Do you find yourself unusually irritable, "worn out," or craving chocolate-covered potato chips for a few days before you start menstruating each month? If so, you are not alone. Most women report symptoms ranging from anxiety, insomnia and headache, to feeling bloated or depressed just before their period begins. This hodgepodge of symptoms is known as Premenstrual Syndrome, or, more popularly, PMS.
Gaining medical and public attention in the past few years, PMS has been discussed in college dorms and at the hairdresser's for a long time. There was no name for it but women have recognized PMS for decades. PMS cannot be diagnosed by standard medical tests, but if you have it, you probably know it.
What causes PMS? No one knows exactly, but some researchers associate it with the hormonal, biochemical, or cell-level changes that naturally accompany the menstrual cycle. Others blame nutritional imbalances for PMS.
Treatments sometimes prescribed by holistic practitioners are herbal remedies and massage therapy. Popular, but questionable and potentially harmful remedies include: primrose oil (made from fatty acids, vitamin E, and other substances); vitamin E and magnesium; mega doses of pyridoxine (vitamin B-6); and a low calcium diet.
There is no one established "PMS prescription" used by physicians. While one doctor may suggest a therapeutic use of birth control pills for PMS, another may opt to treat the symptoms, such as depression, with mood elevating drugs. Still another might suggest dietary treatments, which are sound, moderate, and offer helpful advice for anyone. These health tips include eating less sugar and fat, consuming more complex carbohydrates, limiting caffeine, and avoiding alcohol and tobacco.
Because many advertised remedies are hoaxes, can any sound nutritional advice be given to PMS sufferers? Here are a few common suggestions from registered dietitians:
- Select adequate but moderate amounts of food from the five food groups to prevent nutritional imbalance.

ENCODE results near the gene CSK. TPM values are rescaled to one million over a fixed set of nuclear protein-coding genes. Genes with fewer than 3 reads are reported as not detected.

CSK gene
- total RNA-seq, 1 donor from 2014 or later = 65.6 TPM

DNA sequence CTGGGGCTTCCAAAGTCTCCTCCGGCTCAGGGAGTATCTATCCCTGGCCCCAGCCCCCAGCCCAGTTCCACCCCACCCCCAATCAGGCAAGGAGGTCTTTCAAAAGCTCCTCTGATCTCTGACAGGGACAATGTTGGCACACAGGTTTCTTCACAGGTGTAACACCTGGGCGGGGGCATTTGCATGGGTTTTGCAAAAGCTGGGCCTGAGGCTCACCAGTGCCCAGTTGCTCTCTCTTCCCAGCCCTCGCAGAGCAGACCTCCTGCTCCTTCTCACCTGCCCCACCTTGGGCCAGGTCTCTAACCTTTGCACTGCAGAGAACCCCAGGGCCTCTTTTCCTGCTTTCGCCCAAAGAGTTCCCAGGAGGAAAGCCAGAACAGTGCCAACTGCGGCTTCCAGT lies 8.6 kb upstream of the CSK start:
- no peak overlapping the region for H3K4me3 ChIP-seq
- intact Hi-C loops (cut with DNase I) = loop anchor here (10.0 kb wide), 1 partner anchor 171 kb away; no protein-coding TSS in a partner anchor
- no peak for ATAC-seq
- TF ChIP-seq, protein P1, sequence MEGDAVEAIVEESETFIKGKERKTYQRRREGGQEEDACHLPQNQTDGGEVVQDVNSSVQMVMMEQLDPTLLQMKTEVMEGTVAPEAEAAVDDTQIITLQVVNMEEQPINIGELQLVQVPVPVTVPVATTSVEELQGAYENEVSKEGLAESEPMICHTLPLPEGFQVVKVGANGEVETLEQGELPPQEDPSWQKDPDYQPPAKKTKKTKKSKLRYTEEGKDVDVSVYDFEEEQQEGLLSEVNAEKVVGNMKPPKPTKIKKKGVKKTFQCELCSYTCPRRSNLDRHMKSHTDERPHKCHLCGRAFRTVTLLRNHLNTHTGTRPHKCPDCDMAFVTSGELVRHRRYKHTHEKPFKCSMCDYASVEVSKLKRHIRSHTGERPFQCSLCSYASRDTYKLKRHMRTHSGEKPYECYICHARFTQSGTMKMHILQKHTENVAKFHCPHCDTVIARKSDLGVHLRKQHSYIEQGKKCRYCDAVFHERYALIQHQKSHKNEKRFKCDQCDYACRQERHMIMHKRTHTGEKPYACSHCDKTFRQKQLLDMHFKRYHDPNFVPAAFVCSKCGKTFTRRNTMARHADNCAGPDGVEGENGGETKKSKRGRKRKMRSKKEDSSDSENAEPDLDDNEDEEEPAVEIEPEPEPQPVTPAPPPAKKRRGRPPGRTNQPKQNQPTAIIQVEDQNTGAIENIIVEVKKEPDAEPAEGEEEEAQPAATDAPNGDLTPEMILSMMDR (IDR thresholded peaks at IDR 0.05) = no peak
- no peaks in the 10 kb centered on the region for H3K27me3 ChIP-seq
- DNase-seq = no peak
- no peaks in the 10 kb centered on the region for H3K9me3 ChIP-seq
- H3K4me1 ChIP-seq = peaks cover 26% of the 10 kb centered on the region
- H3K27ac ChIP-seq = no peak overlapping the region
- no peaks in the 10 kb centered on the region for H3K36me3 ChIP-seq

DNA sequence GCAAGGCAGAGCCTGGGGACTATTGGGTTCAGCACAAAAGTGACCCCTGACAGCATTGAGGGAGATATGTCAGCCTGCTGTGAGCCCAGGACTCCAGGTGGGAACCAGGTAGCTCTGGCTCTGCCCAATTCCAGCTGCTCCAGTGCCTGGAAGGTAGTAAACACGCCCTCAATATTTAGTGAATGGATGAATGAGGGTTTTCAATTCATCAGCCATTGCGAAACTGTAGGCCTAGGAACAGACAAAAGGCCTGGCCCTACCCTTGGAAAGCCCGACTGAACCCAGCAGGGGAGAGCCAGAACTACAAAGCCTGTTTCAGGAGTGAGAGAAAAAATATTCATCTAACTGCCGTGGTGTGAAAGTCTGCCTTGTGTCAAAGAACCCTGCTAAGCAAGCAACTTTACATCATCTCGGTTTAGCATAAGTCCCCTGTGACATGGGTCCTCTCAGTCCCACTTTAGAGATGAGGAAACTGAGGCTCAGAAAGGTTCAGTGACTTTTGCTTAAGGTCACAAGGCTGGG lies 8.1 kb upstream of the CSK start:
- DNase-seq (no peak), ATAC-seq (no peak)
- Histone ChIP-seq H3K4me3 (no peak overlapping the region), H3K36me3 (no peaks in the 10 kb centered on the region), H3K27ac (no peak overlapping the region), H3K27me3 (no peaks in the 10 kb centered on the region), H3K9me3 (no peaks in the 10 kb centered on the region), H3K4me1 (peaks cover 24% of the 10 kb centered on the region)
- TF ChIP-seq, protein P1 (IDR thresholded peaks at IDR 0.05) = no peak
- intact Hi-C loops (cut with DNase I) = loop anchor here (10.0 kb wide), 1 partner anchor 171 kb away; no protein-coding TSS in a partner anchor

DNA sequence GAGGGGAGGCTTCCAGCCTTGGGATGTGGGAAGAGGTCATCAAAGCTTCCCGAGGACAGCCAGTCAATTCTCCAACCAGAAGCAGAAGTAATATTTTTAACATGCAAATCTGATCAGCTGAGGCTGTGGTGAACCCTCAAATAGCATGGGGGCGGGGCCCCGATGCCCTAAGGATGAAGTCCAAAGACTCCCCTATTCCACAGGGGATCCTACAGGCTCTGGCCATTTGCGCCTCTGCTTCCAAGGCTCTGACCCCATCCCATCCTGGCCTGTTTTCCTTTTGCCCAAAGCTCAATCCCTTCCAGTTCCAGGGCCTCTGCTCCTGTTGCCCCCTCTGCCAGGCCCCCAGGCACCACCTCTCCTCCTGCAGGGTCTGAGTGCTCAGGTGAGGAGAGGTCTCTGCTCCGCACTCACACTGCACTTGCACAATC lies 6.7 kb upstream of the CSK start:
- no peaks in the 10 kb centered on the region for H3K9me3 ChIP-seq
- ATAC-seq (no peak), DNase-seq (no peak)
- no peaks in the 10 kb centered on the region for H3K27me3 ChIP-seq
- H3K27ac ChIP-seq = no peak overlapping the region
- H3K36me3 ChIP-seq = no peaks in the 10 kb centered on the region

- If you are bothered by breast tenderness, limit foods containing methylxanthines (coffee, cola, black tea, and cocoa) at that time of the month.
- If your hands, feet, or abdomen bloat, avoid salty, processed, and fast foods.
- Stress levels can be high during menstruation, so be sure to take in enough calcium for proper nerve functioning. Fat-free milk, low-fat cheese and yogurt, calcium-fortified orange juice, and soy products may help. Non nutritional stress relievers range from a relaxing bath or walk, to meditation, watching a funny movie, or just calling a good friend to chat.
- If munching on sweets gives you "sugar monster blues," try complex carbohydrates instead of a chocolate bar. For example, plain popcorn, a bagel (no jelly, please) or a baked potato with nutritious toppings such as salsa or broccoli and low fat cheese, may satisfy the craving for sweets.
- If you choose to take a supplement, select a "one-a-day" multivitamin and mineral.
- Exercise may help and is a natural stress reliever. When it comes to exercise, there is no "best way." Dancing, swimming, walking, Tae Bo, or Pilates -- do what you like and you will do it more often! The new "Dietary Guidelines for Americans" recommend that most Americans should accumulate at least 30 minutes of moderate physical exercise, preferably daily. And, it does not have to be done all at once. So if you can get in 10 minutes of exercise before lunch, and 20 minutes later in the day, that is great!
In recent years, female health issues have gained the interest of health professionals and consumers alike. Unfortunately, they also have attracted charlatans and "quacks" in the field as well. Do not fall prey to practitioners or clinics promising a purchasable "miracle cure" because there are no such solutions. Personal trial and error to find what is just right for you may be the only real solution.
By Paula Mydlenski, MS, RD, CDN
Nutrition Consultant and Specialist, Training and Technical Assistance Services
Western Kentucky University
The National PMS Hotline, 800-344-4PMS;
PMS Access, 800-222-4PMS.